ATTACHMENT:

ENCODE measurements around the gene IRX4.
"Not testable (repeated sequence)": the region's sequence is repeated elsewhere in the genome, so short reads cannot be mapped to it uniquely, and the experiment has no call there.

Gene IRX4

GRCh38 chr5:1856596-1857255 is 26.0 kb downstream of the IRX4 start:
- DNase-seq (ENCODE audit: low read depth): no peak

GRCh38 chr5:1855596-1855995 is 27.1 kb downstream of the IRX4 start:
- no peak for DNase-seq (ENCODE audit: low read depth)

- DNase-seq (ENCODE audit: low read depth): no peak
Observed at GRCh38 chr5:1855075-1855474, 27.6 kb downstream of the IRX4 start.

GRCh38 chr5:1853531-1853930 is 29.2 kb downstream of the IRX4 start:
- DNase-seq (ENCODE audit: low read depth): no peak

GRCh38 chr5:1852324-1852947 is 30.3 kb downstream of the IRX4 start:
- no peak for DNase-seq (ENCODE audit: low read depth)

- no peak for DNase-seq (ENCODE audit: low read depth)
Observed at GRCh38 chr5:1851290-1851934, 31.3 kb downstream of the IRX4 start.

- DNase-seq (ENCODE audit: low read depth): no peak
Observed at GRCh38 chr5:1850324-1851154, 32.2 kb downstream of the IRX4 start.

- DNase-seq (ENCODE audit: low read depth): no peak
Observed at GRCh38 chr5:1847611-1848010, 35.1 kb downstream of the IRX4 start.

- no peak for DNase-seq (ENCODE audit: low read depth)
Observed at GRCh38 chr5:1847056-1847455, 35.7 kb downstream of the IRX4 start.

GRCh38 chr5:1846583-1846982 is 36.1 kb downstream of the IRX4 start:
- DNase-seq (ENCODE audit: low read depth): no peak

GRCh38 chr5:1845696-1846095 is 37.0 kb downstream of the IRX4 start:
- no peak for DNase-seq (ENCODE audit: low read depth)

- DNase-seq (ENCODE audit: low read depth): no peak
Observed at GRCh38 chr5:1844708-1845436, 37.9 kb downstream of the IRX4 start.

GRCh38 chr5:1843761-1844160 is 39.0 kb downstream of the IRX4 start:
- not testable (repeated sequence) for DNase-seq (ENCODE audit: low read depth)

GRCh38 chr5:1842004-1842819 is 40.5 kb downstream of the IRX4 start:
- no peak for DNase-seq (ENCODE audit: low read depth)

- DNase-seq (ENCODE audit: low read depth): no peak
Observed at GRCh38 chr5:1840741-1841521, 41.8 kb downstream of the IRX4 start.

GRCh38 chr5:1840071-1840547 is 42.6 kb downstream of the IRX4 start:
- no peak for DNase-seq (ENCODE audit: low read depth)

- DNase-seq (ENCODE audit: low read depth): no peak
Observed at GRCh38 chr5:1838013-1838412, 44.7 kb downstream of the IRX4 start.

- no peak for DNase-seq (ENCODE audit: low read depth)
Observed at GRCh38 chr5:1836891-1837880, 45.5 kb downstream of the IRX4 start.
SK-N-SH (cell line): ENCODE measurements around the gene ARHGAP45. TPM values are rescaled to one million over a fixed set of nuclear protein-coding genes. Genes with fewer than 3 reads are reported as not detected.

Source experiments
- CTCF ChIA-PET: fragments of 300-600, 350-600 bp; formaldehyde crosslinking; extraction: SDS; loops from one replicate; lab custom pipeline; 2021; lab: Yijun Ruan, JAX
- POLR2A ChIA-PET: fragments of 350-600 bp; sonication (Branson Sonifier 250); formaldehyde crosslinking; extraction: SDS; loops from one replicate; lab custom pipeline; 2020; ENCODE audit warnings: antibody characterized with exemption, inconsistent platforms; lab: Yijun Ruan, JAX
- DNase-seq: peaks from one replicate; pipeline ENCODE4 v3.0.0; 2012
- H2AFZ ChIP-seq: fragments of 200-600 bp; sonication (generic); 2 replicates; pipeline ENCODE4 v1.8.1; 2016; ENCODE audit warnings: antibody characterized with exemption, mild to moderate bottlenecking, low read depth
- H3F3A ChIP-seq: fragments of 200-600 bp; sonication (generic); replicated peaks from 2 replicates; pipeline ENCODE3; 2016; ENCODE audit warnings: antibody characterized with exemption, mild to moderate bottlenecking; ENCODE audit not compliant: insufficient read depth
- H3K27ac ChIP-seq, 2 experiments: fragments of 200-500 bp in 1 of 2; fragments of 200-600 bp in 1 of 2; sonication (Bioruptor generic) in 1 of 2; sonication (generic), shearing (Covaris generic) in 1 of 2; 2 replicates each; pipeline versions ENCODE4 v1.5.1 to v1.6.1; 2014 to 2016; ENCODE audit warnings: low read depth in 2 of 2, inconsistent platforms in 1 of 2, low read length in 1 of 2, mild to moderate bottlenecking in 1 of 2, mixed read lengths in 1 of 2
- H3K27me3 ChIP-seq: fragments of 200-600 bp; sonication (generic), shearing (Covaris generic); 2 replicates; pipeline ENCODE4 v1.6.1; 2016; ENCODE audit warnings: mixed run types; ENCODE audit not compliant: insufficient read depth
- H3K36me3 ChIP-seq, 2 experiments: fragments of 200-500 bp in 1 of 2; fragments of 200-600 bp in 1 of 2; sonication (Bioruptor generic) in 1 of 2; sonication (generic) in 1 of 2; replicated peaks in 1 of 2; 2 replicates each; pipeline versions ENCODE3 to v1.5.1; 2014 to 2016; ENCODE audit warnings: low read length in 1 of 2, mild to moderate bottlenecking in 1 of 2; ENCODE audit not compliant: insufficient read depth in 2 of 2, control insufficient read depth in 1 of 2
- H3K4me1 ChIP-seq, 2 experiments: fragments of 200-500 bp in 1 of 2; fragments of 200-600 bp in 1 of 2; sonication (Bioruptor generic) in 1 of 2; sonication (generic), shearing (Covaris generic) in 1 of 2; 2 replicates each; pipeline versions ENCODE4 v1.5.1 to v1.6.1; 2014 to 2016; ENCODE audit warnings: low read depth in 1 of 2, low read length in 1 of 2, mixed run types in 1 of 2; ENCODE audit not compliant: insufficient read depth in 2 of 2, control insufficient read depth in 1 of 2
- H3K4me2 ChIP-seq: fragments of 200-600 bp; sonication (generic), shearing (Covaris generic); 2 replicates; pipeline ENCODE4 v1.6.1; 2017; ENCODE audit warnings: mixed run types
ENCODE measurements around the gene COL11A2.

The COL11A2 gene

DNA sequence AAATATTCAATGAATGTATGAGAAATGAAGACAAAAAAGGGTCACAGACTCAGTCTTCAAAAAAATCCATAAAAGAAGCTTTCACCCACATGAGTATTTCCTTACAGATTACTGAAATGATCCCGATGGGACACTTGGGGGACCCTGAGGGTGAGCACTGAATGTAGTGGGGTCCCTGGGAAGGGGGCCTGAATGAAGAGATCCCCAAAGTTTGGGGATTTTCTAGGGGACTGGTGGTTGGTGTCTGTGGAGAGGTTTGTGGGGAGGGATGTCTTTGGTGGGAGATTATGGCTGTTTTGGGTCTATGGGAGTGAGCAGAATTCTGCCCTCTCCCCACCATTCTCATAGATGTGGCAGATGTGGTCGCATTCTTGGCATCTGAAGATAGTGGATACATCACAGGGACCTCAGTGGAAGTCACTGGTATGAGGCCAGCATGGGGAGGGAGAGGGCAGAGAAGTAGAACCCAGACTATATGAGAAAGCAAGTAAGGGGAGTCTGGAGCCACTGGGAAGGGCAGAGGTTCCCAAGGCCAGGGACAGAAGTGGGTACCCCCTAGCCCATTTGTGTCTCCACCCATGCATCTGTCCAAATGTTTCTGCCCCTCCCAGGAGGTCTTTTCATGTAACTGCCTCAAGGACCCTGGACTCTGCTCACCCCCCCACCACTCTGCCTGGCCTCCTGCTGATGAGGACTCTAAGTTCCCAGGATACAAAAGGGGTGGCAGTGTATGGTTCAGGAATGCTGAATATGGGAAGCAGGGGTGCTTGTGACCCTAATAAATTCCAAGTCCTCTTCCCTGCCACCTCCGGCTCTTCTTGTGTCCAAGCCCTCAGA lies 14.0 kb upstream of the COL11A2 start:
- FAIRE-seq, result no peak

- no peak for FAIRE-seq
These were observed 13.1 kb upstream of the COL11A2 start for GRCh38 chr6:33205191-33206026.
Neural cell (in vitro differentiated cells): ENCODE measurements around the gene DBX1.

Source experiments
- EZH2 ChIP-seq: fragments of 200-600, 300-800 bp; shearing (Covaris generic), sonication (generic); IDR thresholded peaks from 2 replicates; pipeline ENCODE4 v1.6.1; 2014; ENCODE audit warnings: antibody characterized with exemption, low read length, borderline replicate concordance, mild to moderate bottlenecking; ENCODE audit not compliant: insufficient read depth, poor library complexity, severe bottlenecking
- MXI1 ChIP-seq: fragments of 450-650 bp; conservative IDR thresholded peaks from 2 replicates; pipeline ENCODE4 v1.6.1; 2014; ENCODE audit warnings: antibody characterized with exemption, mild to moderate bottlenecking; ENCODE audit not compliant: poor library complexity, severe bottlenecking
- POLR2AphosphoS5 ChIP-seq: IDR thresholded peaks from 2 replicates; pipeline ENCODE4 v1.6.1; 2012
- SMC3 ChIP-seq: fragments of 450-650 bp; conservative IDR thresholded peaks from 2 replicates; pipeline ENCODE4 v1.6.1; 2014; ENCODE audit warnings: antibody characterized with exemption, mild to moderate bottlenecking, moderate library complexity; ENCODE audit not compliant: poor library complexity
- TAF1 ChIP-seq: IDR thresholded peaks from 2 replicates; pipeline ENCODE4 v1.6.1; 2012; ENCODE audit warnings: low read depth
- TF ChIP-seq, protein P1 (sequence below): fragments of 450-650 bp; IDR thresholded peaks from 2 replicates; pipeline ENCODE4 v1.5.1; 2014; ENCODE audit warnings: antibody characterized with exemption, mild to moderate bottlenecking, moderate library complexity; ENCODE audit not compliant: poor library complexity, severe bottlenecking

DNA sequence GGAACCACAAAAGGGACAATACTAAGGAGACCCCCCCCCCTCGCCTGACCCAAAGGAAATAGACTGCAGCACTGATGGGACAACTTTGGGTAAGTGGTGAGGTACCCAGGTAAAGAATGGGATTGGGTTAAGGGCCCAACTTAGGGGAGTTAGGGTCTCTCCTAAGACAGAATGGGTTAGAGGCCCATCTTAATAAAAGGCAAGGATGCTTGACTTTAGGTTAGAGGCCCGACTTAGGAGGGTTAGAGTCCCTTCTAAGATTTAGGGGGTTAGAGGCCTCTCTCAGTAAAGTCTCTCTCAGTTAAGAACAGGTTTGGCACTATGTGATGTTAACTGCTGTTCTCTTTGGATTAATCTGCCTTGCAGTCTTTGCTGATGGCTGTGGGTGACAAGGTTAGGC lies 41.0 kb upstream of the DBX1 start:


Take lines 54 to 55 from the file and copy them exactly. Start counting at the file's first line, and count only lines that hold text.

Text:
DNA sequence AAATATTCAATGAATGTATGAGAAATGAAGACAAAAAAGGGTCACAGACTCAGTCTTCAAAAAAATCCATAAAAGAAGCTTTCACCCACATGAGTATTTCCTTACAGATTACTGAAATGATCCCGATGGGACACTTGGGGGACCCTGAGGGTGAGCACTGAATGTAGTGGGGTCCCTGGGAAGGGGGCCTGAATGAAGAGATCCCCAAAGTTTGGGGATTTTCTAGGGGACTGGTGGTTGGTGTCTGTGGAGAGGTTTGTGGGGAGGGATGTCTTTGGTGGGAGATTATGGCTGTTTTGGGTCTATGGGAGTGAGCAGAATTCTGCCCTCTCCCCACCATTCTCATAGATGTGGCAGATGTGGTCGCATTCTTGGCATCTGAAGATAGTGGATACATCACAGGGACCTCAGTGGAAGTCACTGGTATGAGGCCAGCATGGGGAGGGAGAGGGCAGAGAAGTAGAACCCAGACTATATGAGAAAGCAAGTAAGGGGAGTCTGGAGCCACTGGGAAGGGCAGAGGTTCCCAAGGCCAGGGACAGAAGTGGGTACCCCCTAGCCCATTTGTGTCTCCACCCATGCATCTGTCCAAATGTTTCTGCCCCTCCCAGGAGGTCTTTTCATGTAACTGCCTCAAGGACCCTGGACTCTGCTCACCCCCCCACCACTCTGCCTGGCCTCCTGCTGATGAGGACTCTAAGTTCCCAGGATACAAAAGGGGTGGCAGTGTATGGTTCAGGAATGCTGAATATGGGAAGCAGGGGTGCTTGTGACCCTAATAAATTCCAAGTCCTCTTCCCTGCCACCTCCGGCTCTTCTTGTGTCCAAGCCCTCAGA lies 14.0 kb upstream of the COL11A2 start:
- FAIRE-seq, result no peak